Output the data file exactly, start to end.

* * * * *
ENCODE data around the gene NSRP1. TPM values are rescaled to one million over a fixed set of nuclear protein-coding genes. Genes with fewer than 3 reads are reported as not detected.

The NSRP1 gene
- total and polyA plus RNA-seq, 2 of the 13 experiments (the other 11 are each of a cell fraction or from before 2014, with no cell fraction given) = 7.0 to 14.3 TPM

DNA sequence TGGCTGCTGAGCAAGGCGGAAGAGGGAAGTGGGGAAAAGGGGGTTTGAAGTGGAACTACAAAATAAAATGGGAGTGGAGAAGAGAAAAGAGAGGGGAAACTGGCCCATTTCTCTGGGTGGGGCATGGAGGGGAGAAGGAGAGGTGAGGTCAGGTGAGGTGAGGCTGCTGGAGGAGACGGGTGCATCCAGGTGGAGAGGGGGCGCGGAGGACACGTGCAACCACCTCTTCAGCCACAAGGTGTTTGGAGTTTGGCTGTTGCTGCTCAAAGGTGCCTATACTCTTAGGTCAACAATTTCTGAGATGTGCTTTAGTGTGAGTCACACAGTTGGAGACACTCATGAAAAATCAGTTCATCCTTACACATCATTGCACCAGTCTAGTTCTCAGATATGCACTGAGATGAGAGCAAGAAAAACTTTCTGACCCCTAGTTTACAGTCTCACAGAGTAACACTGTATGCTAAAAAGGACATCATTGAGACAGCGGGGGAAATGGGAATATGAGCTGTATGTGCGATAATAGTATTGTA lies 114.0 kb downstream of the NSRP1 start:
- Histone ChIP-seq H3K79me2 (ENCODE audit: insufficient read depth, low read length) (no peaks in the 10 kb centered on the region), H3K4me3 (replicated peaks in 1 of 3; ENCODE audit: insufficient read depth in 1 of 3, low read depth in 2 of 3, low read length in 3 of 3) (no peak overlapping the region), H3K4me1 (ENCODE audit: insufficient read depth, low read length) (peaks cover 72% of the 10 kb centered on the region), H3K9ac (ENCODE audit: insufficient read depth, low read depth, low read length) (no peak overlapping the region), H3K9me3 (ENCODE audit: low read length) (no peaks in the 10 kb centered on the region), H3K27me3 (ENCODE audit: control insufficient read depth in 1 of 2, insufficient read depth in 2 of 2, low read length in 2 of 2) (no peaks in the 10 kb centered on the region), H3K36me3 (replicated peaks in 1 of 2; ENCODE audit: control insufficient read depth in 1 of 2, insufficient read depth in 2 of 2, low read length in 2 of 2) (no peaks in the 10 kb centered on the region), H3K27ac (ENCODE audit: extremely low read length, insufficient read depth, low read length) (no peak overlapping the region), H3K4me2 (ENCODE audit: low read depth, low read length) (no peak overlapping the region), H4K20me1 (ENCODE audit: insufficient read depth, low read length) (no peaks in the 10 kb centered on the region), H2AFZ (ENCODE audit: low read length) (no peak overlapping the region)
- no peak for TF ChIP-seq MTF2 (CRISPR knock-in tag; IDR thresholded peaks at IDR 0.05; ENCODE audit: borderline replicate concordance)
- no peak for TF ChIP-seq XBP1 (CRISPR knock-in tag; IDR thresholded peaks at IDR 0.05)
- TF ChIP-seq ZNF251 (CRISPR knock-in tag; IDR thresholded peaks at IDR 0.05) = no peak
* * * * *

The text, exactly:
ENCODE data around the gene NSRP1. TPM values are rescaled to one million over a fixed set of nuclear protein-coding genes. Genes with fewer than 3 reads are reported as not detected.

The NSRP1 gene
- total and polyA plus RNA-seq, 2 of the 13 experiments (the other 11 are each of a cell fraction or from before 2014, with no cell fraction given) = 7.0 to 14.3 TPM

DNA sequence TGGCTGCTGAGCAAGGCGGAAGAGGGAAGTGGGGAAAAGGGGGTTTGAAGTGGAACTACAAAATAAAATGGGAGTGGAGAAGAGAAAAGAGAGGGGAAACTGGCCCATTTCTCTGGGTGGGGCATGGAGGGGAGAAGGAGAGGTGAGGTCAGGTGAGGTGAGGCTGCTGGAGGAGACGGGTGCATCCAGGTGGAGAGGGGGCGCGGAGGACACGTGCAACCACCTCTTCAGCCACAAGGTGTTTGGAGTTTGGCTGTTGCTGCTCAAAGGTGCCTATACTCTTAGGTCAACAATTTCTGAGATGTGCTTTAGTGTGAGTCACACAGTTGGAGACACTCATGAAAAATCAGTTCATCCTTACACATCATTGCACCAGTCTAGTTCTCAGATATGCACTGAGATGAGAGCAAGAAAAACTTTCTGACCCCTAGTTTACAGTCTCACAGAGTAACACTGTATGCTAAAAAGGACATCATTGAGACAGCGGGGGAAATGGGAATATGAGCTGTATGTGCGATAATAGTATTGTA lies 114.0 kb downstream of the NSRP1 start:
- Histone ChIP-seq H3K79me2 (ENCODE audit: insufficient read depth, low read length) (no peaks in the 10 kb centered on the region), H3K4me3 (replicated peaks in 1 of 3; ENCODE audit: insufficient read depth in 1 of 3, low read depth in 2 of 3, low read length in 3 of 3) (no peak overlapping the region), H3K4me1 (ENCODE audit: insufficient read depth, low read length) (peaks cover 72% of the 10 kb centered on the region), H3K9ac (ENCODE audit: insufficient read depth, low read depth, low read length) (no peak overlapping the region), H3K9me3 (ENCODE audit: low read length) (no peaks in the 10 kb centered on the region), H3K27me3 (ENCODE audit: control insufficient read depth in 1 of 2, insufficient read depth in 2 of 2, low read length in 2 of 2) (no peaks in the 10 kb centered on the region), H3K36me3 (replicated peaks in 1 of 2; ENCODE audit: control insufficient read depth in 1 of 2, insufficient read depth in 2 of 2, low read length in 2 of 2) (no peaks in the 10 kb centered on the region), H3K27ac (ENCODE audit: extremely low read length, insufficient read depth, low read length) (no peak overlapping the region), H3K4me2 (ENCODE audit: low read depth, low read length) (no peak overlapping the region), H4K20me1 (ENCODE audit: insufficient read depth, low read length) (no peaks in the 10 kb centered on the region), H2AFZ (ENCODE audit: low read length) (no peak overlapping the region)
- no peak for TF ChIP-seq MTF2 (CRISPR knock-in tag; IDR thresholded peaks at IDR 0.05; ENCODE audit: borderline replicate concordance)
- no peak for TF ChIP-seq XBP1 (CRISPR knock-in tag; IDR thresholded peaks at IDR 0.05)
- TF ChIP-seq ZNF251 (CRISPR knock-in tag; IDR thresholded peaks at IDR 0.05) = no peak